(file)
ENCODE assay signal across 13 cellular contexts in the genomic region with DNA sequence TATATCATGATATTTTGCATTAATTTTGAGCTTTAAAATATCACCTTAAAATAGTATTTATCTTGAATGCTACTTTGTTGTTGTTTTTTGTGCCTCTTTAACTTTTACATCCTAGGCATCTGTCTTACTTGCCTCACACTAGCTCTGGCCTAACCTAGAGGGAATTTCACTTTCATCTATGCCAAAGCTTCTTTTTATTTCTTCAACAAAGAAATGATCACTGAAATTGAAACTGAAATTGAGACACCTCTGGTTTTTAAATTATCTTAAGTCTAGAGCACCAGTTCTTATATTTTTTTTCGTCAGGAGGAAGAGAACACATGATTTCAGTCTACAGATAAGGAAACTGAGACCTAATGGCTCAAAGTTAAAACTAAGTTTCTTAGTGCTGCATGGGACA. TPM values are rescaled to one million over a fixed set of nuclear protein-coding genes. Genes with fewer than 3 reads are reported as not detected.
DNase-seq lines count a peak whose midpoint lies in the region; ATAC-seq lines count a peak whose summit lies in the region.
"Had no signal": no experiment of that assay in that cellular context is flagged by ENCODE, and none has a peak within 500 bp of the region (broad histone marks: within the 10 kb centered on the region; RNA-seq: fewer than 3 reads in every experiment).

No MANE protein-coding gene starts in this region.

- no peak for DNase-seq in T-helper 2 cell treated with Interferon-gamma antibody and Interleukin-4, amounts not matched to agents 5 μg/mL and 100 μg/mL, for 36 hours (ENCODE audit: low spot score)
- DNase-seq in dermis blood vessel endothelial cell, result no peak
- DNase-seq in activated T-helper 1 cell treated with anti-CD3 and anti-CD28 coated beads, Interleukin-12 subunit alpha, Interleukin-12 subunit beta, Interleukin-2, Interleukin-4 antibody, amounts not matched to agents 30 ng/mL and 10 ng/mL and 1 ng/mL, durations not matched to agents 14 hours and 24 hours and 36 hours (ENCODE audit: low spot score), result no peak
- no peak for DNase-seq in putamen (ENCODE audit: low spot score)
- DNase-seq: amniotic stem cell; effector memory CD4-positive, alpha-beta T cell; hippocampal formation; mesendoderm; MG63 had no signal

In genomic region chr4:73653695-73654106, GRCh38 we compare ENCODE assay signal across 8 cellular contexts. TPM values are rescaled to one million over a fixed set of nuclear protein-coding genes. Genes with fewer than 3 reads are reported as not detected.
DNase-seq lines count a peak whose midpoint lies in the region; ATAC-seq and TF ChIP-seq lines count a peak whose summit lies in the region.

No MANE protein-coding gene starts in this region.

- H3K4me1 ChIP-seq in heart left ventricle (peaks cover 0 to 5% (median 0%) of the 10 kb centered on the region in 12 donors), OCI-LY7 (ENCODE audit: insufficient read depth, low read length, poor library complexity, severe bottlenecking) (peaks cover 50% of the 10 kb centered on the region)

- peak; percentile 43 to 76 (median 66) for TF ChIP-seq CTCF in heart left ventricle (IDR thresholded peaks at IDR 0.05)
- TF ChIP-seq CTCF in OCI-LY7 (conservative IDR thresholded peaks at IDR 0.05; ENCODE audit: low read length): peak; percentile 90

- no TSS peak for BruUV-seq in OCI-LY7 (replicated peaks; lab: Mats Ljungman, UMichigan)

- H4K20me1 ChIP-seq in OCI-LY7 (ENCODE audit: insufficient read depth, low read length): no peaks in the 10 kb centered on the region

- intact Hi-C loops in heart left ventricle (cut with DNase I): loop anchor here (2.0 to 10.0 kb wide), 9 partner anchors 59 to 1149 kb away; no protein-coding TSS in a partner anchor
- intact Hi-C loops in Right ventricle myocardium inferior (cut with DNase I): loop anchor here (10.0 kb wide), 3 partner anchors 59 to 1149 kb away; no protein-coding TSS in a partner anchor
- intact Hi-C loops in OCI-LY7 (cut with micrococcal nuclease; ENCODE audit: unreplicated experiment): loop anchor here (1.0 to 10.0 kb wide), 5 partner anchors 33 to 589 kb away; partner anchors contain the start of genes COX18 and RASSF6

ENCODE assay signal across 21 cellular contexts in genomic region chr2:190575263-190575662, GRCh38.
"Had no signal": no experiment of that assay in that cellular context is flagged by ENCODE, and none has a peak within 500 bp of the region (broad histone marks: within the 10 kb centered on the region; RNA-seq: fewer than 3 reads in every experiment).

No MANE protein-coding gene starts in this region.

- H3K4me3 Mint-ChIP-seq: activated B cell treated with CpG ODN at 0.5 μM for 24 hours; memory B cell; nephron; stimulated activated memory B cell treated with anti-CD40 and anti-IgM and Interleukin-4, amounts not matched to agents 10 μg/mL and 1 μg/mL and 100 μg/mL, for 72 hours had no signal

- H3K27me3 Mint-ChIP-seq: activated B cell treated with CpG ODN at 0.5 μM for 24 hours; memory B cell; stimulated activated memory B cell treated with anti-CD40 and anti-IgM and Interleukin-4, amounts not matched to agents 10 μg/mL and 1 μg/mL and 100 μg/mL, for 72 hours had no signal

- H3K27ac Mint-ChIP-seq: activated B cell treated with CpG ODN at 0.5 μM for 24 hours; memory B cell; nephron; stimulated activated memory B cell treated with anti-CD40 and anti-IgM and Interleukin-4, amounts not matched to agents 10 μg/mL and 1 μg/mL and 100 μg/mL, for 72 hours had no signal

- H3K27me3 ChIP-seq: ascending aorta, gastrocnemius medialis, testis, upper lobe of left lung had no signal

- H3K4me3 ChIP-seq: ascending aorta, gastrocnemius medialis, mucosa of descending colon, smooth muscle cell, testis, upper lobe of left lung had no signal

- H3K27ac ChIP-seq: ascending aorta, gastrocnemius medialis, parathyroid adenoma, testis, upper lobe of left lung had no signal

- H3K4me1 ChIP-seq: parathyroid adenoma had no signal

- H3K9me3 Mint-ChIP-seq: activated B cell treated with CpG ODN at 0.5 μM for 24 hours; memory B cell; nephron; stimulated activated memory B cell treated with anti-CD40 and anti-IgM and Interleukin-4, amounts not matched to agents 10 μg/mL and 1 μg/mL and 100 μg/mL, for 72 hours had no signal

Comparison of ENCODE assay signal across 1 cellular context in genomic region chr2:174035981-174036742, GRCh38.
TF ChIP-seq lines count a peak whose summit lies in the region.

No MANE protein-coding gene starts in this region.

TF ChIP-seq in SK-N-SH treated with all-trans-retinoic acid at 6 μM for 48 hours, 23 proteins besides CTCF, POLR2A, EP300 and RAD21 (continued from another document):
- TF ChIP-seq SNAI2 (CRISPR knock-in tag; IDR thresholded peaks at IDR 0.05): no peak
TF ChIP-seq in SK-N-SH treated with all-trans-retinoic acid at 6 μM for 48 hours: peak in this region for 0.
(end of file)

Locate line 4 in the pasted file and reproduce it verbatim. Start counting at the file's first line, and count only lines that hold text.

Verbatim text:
No MANE protein-coding gene starts in this region.